Hemp was considered a marijuana plant, but the key difference is it doesn't contain much of the substance THC that makes marijuana smokers high. But, it looks like pot, and after the war the Federal Government banned it's growth, because of the nationwide paranoia over marijuana use. Agricultural Economist and former Kings County Supervisor Tony Oliveira says it's time to change that thinking.
"It's just old school thought that some of the people in the DEA and some of the narcotics still look at Hemp as Marijuana and they just can't get off that issue."
Despite a Federal Ban on Hemp, the California Legislature approved hemp growing in 2006, but it was vetoed by then Governor Arnold Schwarzenegger. A new effort is underway, lead by State Senator Mark Leno, a Democrat from the Bay Area. His bill passed one committee this week and is given a good chance to clear the legislature, and get the new Governor's signature.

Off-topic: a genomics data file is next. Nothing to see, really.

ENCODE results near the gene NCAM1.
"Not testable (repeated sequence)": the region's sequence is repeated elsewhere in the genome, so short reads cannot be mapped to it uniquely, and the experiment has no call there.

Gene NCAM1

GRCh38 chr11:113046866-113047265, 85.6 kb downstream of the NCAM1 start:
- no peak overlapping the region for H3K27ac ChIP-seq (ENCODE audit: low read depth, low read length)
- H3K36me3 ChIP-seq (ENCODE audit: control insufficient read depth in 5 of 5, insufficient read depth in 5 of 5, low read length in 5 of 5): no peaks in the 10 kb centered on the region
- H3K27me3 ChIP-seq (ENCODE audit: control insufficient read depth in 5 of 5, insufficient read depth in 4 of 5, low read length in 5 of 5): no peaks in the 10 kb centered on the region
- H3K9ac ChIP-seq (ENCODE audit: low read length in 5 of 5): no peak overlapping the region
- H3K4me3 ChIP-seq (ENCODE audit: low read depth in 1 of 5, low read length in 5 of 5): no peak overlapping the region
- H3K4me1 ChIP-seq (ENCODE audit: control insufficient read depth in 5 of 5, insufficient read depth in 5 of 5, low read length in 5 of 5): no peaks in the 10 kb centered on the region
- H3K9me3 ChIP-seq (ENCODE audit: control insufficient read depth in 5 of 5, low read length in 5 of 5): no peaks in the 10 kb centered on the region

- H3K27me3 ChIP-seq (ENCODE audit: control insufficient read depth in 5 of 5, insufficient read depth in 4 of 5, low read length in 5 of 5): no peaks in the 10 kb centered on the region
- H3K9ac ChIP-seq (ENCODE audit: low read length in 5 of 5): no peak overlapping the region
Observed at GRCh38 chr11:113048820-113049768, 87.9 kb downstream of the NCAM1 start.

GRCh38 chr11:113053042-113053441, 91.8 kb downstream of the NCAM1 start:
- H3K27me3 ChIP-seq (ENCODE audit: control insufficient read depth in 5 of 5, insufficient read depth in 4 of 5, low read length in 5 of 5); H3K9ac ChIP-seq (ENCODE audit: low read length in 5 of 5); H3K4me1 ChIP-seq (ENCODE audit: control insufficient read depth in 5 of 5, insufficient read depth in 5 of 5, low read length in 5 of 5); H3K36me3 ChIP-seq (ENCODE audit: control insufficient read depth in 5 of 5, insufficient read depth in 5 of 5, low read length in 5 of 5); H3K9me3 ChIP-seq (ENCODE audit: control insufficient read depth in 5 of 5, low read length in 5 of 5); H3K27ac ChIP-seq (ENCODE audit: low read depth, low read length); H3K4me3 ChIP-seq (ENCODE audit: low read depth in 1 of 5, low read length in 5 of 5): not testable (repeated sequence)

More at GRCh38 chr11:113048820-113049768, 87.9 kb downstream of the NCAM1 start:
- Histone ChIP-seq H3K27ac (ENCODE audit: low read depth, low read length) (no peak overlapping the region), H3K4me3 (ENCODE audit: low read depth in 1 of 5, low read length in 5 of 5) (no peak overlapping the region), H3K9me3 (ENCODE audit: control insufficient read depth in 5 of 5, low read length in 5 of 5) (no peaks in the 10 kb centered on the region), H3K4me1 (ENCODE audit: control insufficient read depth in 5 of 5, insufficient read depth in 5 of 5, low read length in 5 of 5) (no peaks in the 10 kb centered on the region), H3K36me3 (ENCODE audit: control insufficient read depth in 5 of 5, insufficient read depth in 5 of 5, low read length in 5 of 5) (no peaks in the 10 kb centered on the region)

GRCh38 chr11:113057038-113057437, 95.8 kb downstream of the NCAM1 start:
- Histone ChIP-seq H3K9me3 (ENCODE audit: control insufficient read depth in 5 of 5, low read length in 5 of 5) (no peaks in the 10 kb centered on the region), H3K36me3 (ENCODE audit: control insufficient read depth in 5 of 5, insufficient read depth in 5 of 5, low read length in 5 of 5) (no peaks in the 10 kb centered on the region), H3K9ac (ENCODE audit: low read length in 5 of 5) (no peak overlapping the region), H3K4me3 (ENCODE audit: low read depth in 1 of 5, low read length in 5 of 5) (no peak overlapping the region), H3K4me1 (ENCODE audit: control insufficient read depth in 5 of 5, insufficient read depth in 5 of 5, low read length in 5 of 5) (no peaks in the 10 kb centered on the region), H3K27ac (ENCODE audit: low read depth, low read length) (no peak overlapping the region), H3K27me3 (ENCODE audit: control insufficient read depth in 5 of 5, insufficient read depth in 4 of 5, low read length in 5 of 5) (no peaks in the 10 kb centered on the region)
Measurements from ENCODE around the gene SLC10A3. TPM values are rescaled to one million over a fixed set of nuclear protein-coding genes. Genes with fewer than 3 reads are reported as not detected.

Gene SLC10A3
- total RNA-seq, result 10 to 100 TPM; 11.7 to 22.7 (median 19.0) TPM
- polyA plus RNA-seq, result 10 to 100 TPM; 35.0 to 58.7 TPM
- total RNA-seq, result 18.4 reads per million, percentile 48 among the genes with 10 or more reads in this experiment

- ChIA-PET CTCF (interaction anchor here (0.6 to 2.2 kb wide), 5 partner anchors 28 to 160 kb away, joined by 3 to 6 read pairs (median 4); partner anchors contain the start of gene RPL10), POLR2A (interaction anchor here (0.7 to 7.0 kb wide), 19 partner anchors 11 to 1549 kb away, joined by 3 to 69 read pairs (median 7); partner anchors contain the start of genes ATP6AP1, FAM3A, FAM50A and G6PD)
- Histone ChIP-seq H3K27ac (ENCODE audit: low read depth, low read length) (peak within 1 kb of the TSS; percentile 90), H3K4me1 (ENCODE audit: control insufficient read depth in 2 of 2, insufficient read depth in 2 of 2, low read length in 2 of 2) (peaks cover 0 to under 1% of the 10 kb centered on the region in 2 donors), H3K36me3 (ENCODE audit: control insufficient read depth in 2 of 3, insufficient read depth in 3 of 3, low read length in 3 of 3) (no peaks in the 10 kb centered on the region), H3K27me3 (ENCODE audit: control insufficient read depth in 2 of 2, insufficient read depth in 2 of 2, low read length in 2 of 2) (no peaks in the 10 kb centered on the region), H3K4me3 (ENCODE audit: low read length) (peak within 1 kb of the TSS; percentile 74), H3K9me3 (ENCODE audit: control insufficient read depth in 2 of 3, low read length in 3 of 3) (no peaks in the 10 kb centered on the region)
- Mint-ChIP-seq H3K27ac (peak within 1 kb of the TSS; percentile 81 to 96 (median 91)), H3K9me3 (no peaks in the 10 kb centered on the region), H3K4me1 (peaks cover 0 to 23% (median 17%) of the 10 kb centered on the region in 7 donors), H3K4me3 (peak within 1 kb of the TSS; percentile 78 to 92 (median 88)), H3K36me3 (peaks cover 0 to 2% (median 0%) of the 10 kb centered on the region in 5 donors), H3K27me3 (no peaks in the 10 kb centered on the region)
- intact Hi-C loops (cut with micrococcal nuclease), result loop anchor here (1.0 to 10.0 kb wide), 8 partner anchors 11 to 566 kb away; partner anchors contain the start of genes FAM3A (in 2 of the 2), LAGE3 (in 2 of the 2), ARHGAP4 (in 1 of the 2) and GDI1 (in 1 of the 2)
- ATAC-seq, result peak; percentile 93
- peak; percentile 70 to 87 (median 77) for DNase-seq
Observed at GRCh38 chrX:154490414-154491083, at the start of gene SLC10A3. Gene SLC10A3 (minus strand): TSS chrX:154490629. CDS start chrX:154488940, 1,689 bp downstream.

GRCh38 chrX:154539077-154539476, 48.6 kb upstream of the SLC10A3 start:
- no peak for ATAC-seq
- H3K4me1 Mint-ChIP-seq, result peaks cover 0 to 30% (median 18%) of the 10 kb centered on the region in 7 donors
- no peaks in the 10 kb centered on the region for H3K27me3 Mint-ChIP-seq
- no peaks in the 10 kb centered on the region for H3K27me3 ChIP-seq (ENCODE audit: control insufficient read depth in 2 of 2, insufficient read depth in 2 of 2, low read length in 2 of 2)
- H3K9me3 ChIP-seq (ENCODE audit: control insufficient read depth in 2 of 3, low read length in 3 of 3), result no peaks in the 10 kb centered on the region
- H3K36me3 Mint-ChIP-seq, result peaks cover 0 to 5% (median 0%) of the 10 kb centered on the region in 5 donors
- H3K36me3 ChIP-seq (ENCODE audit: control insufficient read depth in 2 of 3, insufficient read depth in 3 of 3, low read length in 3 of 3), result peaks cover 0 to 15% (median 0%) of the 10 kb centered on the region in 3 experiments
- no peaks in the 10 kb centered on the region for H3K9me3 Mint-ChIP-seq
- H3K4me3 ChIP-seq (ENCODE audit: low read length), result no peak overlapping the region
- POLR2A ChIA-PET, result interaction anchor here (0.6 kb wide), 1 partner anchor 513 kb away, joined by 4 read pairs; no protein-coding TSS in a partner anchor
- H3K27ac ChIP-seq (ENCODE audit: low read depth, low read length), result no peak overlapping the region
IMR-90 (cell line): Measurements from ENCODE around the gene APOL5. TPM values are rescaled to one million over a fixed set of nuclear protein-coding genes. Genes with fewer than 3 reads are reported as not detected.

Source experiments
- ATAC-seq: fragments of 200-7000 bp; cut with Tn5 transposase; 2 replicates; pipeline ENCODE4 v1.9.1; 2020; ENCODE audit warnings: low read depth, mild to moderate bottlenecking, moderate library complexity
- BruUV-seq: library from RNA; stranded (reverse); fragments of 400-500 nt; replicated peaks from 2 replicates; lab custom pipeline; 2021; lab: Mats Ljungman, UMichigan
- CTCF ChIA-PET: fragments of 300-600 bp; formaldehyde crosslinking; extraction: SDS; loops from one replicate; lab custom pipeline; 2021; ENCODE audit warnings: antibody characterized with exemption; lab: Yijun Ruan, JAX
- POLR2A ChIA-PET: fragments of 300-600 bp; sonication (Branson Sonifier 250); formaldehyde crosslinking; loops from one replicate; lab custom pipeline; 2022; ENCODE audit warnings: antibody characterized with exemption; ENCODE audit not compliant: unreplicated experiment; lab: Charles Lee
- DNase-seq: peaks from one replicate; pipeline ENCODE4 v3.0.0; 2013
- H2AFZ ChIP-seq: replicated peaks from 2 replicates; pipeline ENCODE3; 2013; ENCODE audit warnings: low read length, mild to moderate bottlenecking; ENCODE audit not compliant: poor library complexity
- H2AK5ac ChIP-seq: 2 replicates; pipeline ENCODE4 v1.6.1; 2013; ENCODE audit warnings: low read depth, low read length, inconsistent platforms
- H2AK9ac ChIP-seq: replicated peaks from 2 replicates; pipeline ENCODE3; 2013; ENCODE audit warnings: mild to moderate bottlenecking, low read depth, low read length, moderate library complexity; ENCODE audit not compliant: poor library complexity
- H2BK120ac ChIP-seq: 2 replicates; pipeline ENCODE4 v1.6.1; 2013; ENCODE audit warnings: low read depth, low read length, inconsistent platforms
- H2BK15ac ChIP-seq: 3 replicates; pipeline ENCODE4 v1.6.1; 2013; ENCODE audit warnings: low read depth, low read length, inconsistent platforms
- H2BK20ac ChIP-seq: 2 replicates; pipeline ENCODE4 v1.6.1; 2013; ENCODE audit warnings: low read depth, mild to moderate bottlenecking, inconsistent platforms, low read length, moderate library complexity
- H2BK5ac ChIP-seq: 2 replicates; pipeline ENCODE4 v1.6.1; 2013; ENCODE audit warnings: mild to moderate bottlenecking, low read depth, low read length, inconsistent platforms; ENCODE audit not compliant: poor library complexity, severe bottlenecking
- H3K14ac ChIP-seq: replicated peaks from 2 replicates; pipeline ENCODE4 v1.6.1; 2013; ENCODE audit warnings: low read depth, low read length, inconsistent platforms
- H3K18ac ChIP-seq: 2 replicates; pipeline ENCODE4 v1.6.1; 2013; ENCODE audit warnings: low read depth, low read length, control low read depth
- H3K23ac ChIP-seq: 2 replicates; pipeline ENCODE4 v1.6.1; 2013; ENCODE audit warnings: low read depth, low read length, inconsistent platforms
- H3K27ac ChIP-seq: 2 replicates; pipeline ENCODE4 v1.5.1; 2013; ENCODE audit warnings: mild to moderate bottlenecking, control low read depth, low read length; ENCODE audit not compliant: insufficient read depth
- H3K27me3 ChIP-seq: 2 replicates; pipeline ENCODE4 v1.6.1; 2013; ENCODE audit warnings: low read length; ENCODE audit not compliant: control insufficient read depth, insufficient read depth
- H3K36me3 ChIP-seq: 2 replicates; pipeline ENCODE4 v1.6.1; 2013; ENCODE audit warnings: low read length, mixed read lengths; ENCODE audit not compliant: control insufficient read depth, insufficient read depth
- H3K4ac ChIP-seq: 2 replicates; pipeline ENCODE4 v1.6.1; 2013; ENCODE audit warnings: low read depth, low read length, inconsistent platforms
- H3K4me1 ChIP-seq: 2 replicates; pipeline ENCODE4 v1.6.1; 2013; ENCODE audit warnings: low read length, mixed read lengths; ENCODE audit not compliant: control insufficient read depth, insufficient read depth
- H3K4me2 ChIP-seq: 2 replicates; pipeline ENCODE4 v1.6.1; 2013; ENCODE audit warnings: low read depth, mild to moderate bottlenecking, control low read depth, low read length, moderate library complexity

Oliveira, a Republican says even local conservatives support the idea. "The Central Valley is great for free enterprise."
One Valley farmer, Charles Meyers has already volunteered his land near Stratford for a test plot, to grow the crop. Hemp products are already widely sold. The Hemp Shack in Fresno sells everything hemp, from clothing to balms, lotions and elixirs. It's also found in all kinds of foods. But these products are all made from hemp grown in other countries, mostly Canada. Oliveira says it's time Valley growers got the chance to cash in on what is now a multimillion dollar a year market.
"I think it would be a niche crop, but I like niche crops that give Californian's choices."
Opposition to hemp growing has come from some law enforcement agencies who fear they won't be able to tell hemp plants, from marijuana plants.
The hemp law is expected to come to a final vote in the coming weeks.